Thursday, 27 June 2013
Review: Dance of the Red Death by Bethany Griffin
I loved Masque of the Red Death last year, and I have been looking forward to picking up the adventure with Araby, Elliot, Will and April and seeing what happen next with this group of unlikely companions. Dance of the Red Death picks up immediately after Masque left off, so you don't miss out on any crucial information and are able to jump straight into the book.
When I began reading I was initially confused over who Will and Elliot were but a few pages in I had it reaffirmed in my head who had the siblings and who ran the club, and from then on I had no problems trying to figure out who was who. Dance of the Red Death sees this group travel from the city, to the dangerous swamps, and then back into the city in search of Araby's father and a cure for April.
Malcontent is still making his presence known destroying masks and encouraging children to spread the contagion to unsuspecting people. Prospero is again up to no good and Araby, Will, and Elliot don't have an easy journey.
Dance of the Red Death is just as addictive as Masque was, the city is in ruins and we get to see Araby, Will, and Elliot form a tentative allegiance in order to get back the city from Prospero's and Malcontent's grasp, and make it a safer place for all, although Elliot has ulterior motives for his part in this overthrow and Will does all he can to ensure Elliot's fight is not easy or unfair.
Araby has come so far and changed so much, with everything she has gone through it was bound to happen, especially when she hears a few home truths about how the disease began. The constant backwards and forwards between Will and Elliott drove me crazy sometimes. I wanted her to choose Will for all the right reasons, and although he did sell her out in Masque for his siblings, she comes to the realisation she would do the exact same thing to him. Every time she was with Elliott I was telling her to go back to Will, that Elliot was no good for her and that he didn't really want her for himself, and that it felt like he wanted her so Will couldn't have her.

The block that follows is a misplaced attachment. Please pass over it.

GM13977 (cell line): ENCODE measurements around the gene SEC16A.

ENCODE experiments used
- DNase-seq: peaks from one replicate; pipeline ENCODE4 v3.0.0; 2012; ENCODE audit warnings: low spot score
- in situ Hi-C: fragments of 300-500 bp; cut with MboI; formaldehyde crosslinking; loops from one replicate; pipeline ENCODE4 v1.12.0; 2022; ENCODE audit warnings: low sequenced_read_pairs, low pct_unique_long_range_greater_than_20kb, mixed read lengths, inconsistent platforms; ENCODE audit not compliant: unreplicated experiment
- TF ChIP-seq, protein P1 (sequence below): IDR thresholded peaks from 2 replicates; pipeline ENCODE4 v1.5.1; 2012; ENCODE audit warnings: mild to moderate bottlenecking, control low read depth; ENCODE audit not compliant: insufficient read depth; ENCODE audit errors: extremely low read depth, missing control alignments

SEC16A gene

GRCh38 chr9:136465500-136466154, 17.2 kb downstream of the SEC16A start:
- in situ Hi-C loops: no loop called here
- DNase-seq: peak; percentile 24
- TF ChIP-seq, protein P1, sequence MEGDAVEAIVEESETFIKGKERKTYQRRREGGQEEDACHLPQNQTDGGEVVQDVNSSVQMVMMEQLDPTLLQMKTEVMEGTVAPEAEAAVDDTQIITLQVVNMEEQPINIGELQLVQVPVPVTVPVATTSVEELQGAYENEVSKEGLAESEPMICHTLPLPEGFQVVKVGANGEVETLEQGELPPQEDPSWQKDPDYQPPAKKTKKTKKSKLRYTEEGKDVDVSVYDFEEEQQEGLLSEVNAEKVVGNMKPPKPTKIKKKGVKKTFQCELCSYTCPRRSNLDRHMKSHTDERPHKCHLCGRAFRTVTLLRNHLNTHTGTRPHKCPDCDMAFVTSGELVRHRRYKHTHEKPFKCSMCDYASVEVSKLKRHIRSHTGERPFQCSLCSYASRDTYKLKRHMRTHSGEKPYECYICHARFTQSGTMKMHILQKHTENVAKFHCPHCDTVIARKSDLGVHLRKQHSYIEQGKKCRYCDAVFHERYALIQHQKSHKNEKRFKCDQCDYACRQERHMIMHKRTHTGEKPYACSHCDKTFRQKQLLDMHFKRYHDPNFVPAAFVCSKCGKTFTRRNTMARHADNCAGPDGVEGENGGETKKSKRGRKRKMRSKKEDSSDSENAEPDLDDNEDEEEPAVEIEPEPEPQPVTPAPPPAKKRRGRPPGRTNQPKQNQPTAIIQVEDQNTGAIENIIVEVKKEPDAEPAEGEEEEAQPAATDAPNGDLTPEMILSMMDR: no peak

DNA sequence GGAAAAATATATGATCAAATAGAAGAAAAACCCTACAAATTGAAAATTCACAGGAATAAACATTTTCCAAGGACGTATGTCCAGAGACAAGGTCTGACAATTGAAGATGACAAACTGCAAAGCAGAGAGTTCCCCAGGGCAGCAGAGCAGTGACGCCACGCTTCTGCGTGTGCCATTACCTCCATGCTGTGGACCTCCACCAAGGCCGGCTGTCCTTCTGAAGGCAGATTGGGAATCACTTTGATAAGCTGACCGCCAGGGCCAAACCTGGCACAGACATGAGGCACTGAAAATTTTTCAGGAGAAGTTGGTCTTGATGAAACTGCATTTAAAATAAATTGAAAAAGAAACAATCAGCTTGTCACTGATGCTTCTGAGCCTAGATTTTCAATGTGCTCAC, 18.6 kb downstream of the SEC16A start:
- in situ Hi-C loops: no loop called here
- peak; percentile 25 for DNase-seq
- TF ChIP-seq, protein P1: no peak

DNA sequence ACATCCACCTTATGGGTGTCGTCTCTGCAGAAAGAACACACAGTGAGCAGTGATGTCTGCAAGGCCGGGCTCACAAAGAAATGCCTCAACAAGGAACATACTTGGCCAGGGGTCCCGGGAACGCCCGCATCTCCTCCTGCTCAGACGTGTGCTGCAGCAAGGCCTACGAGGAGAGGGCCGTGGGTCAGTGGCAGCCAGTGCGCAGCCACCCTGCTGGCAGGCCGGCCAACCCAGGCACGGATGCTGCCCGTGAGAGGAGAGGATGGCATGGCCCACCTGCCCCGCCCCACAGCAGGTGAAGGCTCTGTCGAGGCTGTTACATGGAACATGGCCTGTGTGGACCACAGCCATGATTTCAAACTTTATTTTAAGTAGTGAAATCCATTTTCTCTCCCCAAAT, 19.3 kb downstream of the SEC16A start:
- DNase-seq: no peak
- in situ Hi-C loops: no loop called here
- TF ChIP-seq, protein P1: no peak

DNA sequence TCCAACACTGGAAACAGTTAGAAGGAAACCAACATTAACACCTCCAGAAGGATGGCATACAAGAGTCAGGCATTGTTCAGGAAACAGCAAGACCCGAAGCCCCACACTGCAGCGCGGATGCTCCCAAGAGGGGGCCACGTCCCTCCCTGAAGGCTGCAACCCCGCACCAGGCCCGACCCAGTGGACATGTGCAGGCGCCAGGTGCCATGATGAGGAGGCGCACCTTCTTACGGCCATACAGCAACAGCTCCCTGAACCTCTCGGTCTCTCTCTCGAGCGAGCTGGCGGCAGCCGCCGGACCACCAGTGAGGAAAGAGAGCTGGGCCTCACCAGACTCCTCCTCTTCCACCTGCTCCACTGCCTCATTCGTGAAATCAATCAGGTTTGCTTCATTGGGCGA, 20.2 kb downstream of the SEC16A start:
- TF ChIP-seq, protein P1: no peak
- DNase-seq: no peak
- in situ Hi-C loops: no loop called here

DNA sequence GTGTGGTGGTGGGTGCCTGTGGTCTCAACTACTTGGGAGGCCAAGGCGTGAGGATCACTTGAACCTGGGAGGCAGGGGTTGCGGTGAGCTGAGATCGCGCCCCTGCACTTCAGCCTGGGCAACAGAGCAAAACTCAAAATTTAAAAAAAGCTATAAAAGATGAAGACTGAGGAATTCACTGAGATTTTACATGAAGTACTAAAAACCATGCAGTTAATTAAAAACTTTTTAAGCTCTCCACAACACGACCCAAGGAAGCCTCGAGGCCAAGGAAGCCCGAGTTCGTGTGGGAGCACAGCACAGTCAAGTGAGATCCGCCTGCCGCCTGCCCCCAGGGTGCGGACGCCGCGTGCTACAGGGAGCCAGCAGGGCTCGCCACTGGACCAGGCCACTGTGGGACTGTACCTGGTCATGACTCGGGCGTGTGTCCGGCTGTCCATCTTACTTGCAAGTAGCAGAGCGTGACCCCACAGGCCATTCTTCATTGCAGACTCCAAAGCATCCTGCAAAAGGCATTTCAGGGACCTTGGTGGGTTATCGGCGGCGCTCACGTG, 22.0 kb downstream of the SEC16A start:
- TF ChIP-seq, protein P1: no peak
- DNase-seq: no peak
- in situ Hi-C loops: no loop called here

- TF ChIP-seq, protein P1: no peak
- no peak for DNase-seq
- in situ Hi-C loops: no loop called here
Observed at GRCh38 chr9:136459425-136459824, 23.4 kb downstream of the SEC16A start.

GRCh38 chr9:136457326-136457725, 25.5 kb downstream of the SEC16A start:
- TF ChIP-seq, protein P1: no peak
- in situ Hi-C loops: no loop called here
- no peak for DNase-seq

Will and Elliot also grow as characters themselves, although not necessary in a good way. We get to see the real Elliot, the person who he tries to hide from Araby, and parts of him I did not like. He is sneaky and sly and really only looking out for himself. We also get to see why Will sold out on Araby, and how much his family, and Araby, means to him.
I thoroughly enjoyed reading Dance of the Red Death It was a fantastic conclusion to this duology but what an ending it was. The last few chapters had me on tenterhooks, wondering what would happen and worrying about the characters that were left behind or taken and worrying about what would happen to Araby. Bethany Griffin has taken me on an amazing journey with her words and I did not want this adventure to come to an end.